Posts Tagged ‘credit default swap’

top of the popped

December 16, 2009

After today’s downgrade of the Hellenic Republic, the league table looks like that:

Ukraine 1339.95 B2/CCC+/B-
Venezuela 1223.13 B2/BB-/B+
Argentina 956.21 B3/B-/B-
Pakistan 687.50 B3/B-/NR
Latvia 544.38 Baa3/BB/BB+/
Iceland 436.48 Baa3/BBB-/BBB-
Dubai 436.08 NR/NR/NR
Lithuania 314.45 Baa1/BBB/BBB
Romania 281.25 Baa3/BB+/BB+
Lebanon 269.60 B2/B-/B-
GREECE 236.86 A1/BBB+/BBB+
Egypt 235.60 Ba1/BB+/BB+
Hungary 233.78 Baa1/BBB-/BBB
Vietnam 230.67 Ba3/BB/BB-
Kazakhstan 226.73 Baa2/BBB-/BBB-
Bulgaria 217.18 Baa3/BB/BB+
Croatia 217.11 Baa3/BBB/BBB-
Bahrain 207.39 A2/A/A
Turkey 192.81 Ba3/BB-/BB+
Russia 191.47 Baa1/BBB/BBB
Estonia 187.69 A1/A-/BBB+
Indonesia 187.23 Ba2/BB-/BB
Philippines 164.92 Ba3/BB-/BB
Ireland 155.38 AA1/AA/AA-
Abu Dhabi 152.90 Aa2/AA/AA
South Africa 147.69 A3/BBB+/BBB+
Colombia 143.09 Ba1/BBB-/BB+
Mexico 136.48 Baa1/BBB/BBB
Panama 131.45 Ba1/BB+/BB+
Peru 121.55 Ba1/BBB-/BBB-
Israel 121.40 A1/A/A
Poland 119.76 A2/A-/A-
Brazil 118.69 Baa3/BBB-/BBB-
Morocco 117.00 Ba1/BB+/BBB-
Qatar 99.12 Aa2/AA-/NR
Spain 94.05 Aaa/AA+/AAA

If you ask me, the BBB+ rating is probably still a bit high, given the company Greece keeps in the table. The next BBB+ country, that is Estonia, is insured for half-a-percent less. The markets keep saying that Greece is a straight BBB country, and rating agencies are typically lagging behind in their actions. Hence the ‘rating watch negative’ and the further downgrades that seem likely in the next month or so.

barclays’ creative accounting

February 10, 2009

Barclays announced that they made a profit to the market’s delight. It is interesting to see where this money comes from, and which part is actually real.

The announcement document hides a few real gems.

On page 7, fourth bullet point, one reads that Barclays books “gains on own credit £1663m”. And this amount is clarified on page 29, naked in all its glory, as “[…] gains of £1663m (2007: £658m) from the general widening of credit spreads on issued notes by Barclays Capital”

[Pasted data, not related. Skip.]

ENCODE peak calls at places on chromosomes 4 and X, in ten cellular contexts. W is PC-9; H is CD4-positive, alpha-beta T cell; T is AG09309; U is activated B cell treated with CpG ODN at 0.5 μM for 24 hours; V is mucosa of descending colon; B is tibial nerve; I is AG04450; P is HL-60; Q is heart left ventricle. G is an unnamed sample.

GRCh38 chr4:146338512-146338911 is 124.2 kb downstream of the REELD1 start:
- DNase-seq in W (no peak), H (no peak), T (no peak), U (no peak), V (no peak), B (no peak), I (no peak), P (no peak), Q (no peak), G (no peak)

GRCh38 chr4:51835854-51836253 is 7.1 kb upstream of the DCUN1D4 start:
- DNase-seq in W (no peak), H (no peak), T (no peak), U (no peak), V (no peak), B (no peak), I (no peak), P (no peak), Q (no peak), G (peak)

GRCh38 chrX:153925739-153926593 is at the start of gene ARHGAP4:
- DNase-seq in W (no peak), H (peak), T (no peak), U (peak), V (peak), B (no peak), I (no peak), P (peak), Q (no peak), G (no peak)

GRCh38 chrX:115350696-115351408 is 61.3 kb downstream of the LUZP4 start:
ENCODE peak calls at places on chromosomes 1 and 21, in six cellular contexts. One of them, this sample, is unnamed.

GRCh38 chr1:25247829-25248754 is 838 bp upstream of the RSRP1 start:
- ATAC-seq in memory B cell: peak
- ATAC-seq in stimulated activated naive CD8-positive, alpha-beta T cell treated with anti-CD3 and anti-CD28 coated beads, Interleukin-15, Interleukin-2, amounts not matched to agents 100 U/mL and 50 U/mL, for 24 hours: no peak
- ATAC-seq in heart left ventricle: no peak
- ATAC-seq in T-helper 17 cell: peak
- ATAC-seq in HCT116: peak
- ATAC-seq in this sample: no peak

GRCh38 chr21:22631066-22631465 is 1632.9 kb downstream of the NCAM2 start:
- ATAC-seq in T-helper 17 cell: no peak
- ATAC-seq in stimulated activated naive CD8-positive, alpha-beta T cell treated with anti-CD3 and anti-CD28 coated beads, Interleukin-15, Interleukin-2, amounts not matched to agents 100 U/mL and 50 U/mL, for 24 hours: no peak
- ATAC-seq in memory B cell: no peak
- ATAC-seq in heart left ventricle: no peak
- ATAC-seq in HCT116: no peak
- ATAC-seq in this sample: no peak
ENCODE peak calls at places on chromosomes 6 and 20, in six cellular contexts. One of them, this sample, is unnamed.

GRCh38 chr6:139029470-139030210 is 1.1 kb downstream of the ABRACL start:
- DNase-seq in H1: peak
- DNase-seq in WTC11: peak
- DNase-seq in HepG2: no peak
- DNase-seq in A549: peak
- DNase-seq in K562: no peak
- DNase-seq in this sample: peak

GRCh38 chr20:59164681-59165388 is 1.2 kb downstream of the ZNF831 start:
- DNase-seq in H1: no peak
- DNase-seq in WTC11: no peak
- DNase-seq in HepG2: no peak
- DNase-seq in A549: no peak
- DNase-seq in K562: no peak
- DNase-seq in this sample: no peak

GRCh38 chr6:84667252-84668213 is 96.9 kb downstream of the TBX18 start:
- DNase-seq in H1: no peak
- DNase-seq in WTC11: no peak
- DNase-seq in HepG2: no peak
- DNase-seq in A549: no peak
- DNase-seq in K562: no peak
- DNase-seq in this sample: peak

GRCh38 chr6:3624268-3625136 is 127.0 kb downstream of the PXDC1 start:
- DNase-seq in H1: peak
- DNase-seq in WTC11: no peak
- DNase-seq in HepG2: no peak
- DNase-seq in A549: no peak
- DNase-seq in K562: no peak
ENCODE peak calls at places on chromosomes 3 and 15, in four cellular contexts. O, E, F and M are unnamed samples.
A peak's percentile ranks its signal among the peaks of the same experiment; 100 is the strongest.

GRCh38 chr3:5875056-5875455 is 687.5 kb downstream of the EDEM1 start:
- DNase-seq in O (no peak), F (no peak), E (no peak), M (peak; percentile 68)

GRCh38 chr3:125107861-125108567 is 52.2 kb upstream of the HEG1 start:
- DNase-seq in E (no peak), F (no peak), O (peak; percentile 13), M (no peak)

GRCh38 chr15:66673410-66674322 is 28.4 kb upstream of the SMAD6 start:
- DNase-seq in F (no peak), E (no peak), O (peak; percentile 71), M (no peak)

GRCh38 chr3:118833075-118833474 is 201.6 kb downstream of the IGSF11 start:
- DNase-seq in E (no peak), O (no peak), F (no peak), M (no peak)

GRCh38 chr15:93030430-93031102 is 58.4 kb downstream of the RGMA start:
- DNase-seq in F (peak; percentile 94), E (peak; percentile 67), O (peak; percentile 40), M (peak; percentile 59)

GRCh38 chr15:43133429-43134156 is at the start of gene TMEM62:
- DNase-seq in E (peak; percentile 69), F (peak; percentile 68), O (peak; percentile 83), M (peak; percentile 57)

What does that mean? Well Barclays have issued bonds that other market participants bought. These bonds are promises, made by Barclays, to deliver a fixed amount in the future.

Say that the amount is GBP100. This GBP100 are clearly a liability for Barclays, but now they are making the following claim:

Well we might default in the near future, in which case the debt is forgiven and bondholders take zip. The credit spread quotes put a price on this default probability, say that they imply a probability of 5%. Then, according to the current accounting standards, we don’t really have a liability of GBP100 but a liability of GBP95 only. So compared to last year when our default probability was negligible we have made a gain of GBP5.

What is the bottom line? the higher our probability of default => higher probability that our debt is forgiven => lower current value of our debt => higher gain we book. Nice!

This blog is doing a good job in explaining the rationale behind the standards that allow such acrobatics.

There I found the quote: “If your own credit spread widening counts as revenue, and you pay compensation as a percent of revenue, the most profitable and lucrative day in the history of your firm will be… THE DAY YOU GO BANKRUPT!

W Buiter, on the other hand, goes berserk about that. He calls it “mark-to-market gone mad”.

A similar construct appears in counterparty risk management a’la Basel II, where capital can be released as one becomes a worse counterparty.